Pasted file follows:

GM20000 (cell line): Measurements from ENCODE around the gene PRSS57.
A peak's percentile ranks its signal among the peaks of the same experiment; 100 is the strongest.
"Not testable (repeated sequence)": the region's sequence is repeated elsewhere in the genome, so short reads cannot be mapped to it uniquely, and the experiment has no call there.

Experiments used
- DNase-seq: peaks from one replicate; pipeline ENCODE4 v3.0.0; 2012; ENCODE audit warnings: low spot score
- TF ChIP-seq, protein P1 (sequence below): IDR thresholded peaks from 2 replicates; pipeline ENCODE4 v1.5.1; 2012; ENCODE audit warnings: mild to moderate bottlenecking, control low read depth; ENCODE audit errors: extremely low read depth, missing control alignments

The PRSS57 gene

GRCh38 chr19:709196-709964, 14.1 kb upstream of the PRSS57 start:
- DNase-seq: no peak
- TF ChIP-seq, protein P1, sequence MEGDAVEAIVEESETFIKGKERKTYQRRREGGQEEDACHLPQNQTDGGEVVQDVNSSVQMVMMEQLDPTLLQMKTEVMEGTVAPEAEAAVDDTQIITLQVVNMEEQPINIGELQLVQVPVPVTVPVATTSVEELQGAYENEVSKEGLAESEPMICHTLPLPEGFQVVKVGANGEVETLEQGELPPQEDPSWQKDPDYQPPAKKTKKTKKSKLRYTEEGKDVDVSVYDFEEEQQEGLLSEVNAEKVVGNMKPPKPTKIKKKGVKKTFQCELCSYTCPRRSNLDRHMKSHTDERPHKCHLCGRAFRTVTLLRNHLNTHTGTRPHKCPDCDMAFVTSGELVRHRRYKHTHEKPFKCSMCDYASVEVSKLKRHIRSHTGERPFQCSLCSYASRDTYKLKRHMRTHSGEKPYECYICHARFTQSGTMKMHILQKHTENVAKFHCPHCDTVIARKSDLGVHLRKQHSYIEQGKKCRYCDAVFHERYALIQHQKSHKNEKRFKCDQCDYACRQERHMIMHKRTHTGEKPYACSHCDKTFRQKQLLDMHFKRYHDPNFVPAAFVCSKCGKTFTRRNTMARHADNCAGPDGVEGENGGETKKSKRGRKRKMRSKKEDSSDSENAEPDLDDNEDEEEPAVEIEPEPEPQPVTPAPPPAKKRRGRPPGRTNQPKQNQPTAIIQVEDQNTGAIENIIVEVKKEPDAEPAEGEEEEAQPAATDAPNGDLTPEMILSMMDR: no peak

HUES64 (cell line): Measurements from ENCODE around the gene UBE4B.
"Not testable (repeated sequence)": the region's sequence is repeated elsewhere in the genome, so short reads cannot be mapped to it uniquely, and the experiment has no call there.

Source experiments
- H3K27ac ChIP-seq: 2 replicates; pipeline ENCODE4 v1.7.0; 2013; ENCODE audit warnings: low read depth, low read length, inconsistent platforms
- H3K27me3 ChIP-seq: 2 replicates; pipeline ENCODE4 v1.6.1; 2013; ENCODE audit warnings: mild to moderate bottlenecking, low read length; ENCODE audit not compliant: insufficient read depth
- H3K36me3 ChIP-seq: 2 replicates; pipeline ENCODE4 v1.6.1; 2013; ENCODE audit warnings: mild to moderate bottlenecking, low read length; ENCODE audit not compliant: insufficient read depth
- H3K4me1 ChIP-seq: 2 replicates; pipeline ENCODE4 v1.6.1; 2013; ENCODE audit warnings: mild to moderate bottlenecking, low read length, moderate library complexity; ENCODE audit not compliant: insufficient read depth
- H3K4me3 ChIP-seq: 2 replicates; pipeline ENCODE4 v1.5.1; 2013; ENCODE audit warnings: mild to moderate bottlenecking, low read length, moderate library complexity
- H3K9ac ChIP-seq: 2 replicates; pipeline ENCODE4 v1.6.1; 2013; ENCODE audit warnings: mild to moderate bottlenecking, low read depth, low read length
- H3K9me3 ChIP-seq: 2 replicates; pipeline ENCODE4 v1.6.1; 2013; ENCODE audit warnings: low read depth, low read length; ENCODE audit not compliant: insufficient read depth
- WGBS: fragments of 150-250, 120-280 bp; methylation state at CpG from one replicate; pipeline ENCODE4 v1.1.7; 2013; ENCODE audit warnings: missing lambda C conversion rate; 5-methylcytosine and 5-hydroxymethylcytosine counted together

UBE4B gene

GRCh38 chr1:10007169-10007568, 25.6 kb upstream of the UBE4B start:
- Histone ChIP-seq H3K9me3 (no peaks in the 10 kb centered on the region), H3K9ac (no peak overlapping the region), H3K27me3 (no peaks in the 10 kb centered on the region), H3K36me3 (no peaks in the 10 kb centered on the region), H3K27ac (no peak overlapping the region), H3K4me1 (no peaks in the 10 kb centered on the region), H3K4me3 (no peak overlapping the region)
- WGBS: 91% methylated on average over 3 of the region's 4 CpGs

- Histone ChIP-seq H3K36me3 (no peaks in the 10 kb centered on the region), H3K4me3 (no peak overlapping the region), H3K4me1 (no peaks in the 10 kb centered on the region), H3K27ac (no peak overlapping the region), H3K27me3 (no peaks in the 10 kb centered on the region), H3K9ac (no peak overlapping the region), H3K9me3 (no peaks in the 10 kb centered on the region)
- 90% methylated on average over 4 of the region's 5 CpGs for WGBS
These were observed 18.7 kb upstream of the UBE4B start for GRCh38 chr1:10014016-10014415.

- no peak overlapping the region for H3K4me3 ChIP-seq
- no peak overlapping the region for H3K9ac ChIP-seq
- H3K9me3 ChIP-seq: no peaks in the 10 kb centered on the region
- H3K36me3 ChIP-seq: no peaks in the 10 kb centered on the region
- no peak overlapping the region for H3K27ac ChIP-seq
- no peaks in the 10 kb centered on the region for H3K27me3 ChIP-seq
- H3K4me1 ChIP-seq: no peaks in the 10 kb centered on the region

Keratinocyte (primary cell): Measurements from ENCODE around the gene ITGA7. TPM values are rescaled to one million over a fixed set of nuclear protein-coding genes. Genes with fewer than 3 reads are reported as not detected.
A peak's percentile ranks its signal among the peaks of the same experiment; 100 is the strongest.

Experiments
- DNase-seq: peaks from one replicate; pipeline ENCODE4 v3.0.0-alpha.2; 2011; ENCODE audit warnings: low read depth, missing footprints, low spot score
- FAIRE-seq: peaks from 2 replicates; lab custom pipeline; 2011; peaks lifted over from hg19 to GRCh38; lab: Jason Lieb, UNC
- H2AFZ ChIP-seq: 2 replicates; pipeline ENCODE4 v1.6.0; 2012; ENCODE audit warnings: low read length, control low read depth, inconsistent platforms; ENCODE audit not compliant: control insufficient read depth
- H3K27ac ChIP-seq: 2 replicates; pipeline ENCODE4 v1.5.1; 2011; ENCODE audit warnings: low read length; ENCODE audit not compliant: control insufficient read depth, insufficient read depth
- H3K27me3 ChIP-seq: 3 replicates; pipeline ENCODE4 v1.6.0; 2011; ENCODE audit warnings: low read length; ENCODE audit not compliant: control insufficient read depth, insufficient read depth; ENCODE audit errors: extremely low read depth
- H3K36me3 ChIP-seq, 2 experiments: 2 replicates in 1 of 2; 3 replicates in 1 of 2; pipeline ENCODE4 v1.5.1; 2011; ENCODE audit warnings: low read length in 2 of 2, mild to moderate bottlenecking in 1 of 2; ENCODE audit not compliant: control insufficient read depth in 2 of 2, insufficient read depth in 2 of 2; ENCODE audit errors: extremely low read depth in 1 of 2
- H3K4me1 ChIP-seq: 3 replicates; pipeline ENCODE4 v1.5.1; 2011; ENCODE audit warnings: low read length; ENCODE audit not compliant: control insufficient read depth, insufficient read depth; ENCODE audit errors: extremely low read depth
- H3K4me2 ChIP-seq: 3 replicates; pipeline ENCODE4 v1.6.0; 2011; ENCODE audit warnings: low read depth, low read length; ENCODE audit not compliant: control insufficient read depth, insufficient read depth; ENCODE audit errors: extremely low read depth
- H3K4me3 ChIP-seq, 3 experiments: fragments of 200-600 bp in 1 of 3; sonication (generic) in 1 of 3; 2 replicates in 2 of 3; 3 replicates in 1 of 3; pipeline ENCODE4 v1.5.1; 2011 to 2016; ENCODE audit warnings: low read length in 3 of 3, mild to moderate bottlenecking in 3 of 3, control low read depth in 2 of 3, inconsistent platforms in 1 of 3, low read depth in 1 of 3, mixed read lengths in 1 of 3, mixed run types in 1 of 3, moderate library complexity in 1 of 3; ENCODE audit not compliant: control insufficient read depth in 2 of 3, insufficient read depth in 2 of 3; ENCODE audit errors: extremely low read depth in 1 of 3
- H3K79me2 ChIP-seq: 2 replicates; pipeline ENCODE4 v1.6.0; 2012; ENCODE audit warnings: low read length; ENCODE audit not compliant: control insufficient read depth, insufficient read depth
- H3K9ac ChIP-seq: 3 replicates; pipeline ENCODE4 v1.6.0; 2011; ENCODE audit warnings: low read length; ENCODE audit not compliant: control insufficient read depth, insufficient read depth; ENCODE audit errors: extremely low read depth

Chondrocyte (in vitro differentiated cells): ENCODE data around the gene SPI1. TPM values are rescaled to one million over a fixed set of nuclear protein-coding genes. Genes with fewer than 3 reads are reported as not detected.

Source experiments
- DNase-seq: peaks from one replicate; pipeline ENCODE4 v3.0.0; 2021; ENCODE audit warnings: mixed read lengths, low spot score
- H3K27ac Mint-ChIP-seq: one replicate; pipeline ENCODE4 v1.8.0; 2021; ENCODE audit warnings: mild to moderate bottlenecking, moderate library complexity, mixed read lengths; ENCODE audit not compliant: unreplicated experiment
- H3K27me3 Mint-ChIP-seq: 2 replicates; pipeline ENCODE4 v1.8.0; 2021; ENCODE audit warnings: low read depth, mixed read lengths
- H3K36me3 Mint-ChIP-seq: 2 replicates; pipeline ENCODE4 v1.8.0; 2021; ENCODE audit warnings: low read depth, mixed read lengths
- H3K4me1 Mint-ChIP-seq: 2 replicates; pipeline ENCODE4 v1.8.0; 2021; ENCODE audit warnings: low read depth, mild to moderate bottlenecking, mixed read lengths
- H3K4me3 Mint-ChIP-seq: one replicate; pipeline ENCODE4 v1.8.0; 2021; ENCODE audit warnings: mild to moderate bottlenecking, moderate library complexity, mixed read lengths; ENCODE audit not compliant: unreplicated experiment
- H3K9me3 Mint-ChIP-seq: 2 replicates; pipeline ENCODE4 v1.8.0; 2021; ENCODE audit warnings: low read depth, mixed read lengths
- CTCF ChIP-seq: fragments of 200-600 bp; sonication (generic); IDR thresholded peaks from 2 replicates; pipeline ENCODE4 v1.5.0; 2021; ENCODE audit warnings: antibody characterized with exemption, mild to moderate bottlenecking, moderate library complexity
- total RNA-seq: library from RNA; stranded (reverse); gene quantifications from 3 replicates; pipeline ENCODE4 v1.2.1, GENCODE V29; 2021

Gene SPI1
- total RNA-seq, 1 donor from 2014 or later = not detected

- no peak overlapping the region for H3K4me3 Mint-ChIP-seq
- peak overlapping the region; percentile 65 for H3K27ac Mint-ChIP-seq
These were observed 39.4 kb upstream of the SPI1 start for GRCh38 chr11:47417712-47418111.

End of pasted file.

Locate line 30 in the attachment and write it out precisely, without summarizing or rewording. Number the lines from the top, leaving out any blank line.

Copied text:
- no peak overlapping the region for H3K9ac ChIP-seq